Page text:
Oct 5, 2019

Mental Illness Awareness Week: How You Can Help Fight The Stigma



Mental illness affects millions nationwide. Despite how far-reaching mental illness is, there is still a stigma that sometimes surrounds people who suffer from it. Fortunately, health organizations and individuals advocate for these issues year-round and work especially hard during awareness days. 

Each year, the first week of October (Oct. 6-12th, 2019) is Mental Illness Awareness Week. Organizations such as the National Alliance on Mental Illness (NAMI) raise awareness to help fight the stigma that surrounds mental health. 
image:pixabay.com/illustrations/mental-health-mental-illness-women-1420801
Mental Illness by the Numbers

Mental illness affects Americans at devastating rates. According to NAMI, 1 in 5 U.S. adults experience mental illness each year, yet only 43.3% received treatment in 2018. In addition 19.3% of adults with mental illness experience a co-occurring substance use disorder.

On the other hand, substance use disorders change brain chemistry, also making people more susceptible to mental illness and increasing the reluctance to seek help. Unfortunately, 11.3% of U.S. adults with mental illness didn’t even have health insurance coverage in 2018. Sadly, mental illness is one of the leading causes of suicide.

People who suffer from mental illness can experience an extreme decline in their overall wellbeing. After all, mental illness can make day to day life terribly difficult. Rates of unemployment, homelessness, and incarceration are all higher among people who suffer from mental illness.

Similarly, people with mental illness are more likely to develop metabolic diseases compared to the general population.

Stigma Surrounding Mental Illness

Stigma concerning mental illness manifests in certain ideas and thinking about the subject. Often times, these ideas arise due to misinformation and judgment. Stigma can manifest in a variety of ways, whether it is through social rejection, stigmatizing language, or inaccurate portrayals of mental illness in the media. Some examples of stigmatizing language include:

“You’re overreacting, it’s not that big of a deal.”
“That's crazy, your thinking is just irrational.”
“Other people have it much worse - suck it up.”

Stigma can also manifest through judgment and rejection. For example, some people who suffer from mental illness are rejected by their peers, treated as though they belong in an asylum, are the victims of gas lighting, and face bullying. 

When a person who is suffering from a mental illness faces stigma, it can severely reduce his or her willingness to seek professional help. After all, stigma can make a person feel shameful, judged, and fearful. 

If we feel physically ill, we go to the doctor. If we break a bone, we don’t hesitate to visit the emergency room. However, NAMI reports that the average delay between the onset of mental health symptoms and an actual diagnosis is 11 years. That is 11 years that a person suffers from something they cannot control, 11 years that a person has to feel as though something is inherently wrong with them, and 11years that someone’s quality of life is immensely diminished due to inadequate mental health care or a reluctance to seek help. Mental health should be treated just as physical health should be. There should be no shame in going to speak with a counselor when a person simply does not feel okay.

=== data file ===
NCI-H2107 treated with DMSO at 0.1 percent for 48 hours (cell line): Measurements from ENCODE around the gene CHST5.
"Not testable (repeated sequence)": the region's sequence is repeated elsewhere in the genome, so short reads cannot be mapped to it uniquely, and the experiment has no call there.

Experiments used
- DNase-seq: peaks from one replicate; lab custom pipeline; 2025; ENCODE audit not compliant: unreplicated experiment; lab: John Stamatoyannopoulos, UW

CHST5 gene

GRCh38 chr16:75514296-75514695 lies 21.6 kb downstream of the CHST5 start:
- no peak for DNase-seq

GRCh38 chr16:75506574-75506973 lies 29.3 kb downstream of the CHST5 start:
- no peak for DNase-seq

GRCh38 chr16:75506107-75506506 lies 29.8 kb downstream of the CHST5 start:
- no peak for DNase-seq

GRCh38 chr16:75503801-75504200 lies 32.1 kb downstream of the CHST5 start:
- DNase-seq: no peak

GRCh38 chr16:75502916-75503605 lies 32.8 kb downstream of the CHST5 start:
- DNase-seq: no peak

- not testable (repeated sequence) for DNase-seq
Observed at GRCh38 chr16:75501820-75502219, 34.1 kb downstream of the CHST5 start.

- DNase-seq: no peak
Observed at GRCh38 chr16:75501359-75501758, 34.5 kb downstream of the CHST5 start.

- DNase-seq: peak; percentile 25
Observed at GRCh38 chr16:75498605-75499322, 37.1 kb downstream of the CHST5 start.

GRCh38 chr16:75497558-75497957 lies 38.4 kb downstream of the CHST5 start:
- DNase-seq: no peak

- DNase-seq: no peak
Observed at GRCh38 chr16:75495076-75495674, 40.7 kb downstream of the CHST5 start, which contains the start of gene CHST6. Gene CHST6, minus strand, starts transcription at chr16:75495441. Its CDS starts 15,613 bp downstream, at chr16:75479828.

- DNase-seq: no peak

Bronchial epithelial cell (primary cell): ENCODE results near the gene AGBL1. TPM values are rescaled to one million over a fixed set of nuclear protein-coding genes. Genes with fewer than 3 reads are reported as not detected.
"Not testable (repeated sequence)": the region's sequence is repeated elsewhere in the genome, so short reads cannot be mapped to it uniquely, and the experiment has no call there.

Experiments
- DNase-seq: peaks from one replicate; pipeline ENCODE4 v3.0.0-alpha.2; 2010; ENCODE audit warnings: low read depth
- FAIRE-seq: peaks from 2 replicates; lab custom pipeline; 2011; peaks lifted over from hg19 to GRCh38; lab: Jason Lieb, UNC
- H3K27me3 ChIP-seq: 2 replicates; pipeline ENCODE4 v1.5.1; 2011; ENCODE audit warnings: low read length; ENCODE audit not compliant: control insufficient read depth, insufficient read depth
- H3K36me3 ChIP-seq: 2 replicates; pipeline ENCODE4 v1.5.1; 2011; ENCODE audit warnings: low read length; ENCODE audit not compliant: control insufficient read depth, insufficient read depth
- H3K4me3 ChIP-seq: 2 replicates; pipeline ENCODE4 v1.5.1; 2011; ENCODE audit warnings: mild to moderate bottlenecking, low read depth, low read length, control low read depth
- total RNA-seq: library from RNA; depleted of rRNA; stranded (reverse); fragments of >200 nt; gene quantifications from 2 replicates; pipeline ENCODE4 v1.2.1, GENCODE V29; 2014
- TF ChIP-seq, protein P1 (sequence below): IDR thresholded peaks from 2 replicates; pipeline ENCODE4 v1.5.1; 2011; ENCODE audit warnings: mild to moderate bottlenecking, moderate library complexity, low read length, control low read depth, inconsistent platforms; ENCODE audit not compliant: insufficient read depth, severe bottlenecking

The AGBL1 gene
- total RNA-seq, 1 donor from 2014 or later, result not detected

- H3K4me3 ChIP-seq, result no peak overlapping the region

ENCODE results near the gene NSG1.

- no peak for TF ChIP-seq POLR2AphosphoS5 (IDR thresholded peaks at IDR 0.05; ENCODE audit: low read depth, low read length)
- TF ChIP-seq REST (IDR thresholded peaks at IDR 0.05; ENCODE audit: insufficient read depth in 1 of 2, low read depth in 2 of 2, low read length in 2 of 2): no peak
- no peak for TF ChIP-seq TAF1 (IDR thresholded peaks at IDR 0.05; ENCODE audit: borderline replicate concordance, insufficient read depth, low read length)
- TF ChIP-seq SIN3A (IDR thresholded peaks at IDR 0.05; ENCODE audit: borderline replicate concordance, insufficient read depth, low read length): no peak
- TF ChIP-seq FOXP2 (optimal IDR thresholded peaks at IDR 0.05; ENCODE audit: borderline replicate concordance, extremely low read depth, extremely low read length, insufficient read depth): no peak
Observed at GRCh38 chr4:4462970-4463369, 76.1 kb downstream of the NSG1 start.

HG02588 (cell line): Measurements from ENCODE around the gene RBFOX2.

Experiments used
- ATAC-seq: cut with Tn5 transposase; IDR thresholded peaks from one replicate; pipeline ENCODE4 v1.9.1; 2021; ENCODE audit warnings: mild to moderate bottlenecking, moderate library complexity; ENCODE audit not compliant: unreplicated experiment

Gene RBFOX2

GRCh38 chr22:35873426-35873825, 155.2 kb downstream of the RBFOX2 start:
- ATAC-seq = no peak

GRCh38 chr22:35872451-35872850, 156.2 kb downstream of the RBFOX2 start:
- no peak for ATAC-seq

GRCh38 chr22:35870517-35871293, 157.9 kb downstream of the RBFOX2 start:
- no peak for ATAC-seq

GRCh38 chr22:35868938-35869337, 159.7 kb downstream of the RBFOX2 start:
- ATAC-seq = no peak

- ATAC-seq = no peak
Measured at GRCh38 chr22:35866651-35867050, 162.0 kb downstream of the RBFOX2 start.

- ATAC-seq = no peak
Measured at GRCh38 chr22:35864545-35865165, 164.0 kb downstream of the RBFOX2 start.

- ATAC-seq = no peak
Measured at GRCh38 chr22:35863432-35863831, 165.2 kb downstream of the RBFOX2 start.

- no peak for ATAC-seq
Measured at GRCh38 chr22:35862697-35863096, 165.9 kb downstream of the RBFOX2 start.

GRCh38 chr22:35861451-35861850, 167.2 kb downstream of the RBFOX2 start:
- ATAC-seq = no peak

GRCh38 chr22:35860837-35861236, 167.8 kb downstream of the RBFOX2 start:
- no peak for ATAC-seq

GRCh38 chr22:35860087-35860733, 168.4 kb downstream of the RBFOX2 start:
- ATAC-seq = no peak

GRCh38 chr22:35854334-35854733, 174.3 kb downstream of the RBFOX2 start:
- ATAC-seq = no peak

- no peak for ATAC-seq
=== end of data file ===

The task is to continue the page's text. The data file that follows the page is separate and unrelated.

What you can do to Fight the Stigma

People who suffer in silence carry a heavy burden. However, the more the world fights back against stigma, the lighter this burden can become. Here are 7 steps you can take to help fight the stigma of mental illness. 

1. Educate yourself. The first step is always education. There is endless information on the internet and in the library about mental illness. Find out how mental illness affects the community, the nation, and the world. Learn about what organizations near you are doing to fight the stigma.
2. Change your thinking. After you become educated, you can change the way you think about mental health. Start thinking of it in the same way as you think of physical health - with a sense of proactivity and urgency. You can also become mindful of the language you use to make sure it doesn’t contribute to stigma.
3. Challenge the myths. Have your self evaluated! Go talk to a counselor and see what it is really like to be the patient. Start taking steps to take care of your own mental health - then, share about it.
4. Educate others. Speak openly with others about what you have learned and what you have experienced. Make an effort to normalize the conversations around mental illness. Encourage others to show compassion towards people who are suffering. 
5. Get involved. Reach out to local organizations that support mental illness. See how you can help in your community.
6. Become an advocate. Encourage your friends and family to get involved, take care of their mental health, and help you fight the stigma. Find out if there are any programs or legislation you can advocate for that will support better access to mental health care.
7. Keep going. Stigma isn’t going away overnight. It is an ongoing process that will take time, effort, and patience. So, don’t stop! Keep going.

The more effort that is placed in fighting the stigma, the less powerful stigma will become. By sharing your story and being your own advocate, you can be the example that others need to see. You never know who you may affect, and you never know whose life you might change.

Kate is a passionate writer from Memphis, TN. She is in recovery from alcoholism, a mental health advocate, and a dog enthusiast.

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